PTSD Hits Home: Diagnosis and treatment - Part 3

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In recent years, Post Traumatic Stress Disorder (PTSD) has been attributed to incidents of violence on military compounds like Fort Hood and the Navy Yard.

But experts worry that snap judgments may stigmatize all veterans diagnosed with the disorder.

Starting in 2010, the U.S. Congress asked that the month of June be devoted to raising awareness to PTSD. Traumas can induce varying degrees of psychological reactions, and mental health experts aren’t sure why some develop PTSD and others do not.

Several symptoms of PTSD include avoiding situations that may remind a service member of the event, feeling numb or avoiding memories of the situation, and feeling “keyed up.”

The disorder is linked to drug and alcohol issues, depression, problematic employments, relationship issues and sometimes suicide.

When a family is faced with something like a post-deployment suicide, there’s a tendency to connect any changes in behavior with a diagnosed, or sometimes undiagnosed, mental disorder.

The Veterans Health Association (VHA) uses several screening instruments to diagnose service men and women with PTSD. The VHA screens for PTSD every year for the first five years a veteran enters the system, and then once every five years thereafter.

Veterans who screen positive for PTSD are then referred for additional evaluation, typically a face-to-face interview with a psychiatrist or trained clinician.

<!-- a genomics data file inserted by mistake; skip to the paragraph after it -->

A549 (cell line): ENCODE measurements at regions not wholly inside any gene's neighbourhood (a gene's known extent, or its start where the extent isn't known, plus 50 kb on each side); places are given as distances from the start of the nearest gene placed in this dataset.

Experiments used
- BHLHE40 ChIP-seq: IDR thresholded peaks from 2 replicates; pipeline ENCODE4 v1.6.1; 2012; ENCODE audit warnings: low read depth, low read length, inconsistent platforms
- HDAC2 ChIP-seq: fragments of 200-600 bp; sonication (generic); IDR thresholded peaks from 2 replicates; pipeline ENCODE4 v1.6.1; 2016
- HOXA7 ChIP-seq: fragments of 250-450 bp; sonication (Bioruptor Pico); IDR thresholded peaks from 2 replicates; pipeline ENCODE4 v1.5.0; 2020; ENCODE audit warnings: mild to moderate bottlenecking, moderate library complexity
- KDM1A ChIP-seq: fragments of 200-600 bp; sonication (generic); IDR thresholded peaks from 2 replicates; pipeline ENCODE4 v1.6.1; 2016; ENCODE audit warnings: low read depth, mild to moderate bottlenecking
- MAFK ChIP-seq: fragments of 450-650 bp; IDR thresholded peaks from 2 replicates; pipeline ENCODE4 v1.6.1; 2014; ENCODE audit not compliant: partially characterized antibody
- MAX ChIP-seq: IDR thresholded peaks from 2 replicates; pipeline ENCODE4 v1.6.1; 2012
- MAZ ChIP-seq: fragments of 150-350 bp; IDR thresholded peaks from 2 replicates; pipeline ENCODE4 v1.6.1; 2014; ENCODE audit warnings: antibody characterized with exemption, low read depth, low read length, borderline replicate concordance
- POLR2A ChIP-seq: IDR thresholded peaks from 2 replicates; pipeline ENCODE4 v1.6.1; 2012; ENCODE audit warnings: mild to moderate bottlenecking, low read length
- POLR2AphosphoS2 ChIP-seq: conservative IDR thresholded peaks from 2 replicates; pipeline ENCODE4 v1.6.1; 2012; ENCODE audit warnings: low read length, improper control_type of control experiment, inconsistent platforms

However, according to a Congressional Budget Office (CBO) report from 2012, PTSD is difficult to diagnose and treat. The report indicates that many service members do not want to seek treatment for mental health programs despite the widespread outreach programs. Additionally, symptoms of PTSD often overlap with other conditions, thus making it difficult to pinpoint and assign treatment.

Dr. Bradford Eaton is a primary care psychologist at the VA outpatient clinic in South Bend. In his line of work, Dr. Eaton encounters many service members making the difficult readjustment to civilian life.

Among the primary symptoms of PTSD, Eaton said their perspective may change as well. “[It] changes the way they see themselves and the world, very often, in kind of a negative sense they interpret things. They might feel guilty, they might blame themselves or others for these situations.”

When asked about the association of mental disorders with outbursts of violence, Eaton said correlation doesn’t mean causation.

“They link that with ‘oh they were being treated for mental health problems,’ or ‘oh, they had PTSD.” That’s immediately considered the cause of the action when there are many other factors that could’ve contributed,” Eaton explained.

Medications and types of therapies are used to treat PTSD, but there is no cure. Service members are given anti-depressants or anti-anxiety medicine, while some undergo evidence-based therapies that help them change the way they view trauma.

Within the realm of the VA health system is the Vet Center in South Bend. However, combat veterans and their families don't need to be enrolled in the VA health care system to get treatment. All they need is a copy of their DD214 discharge paper.


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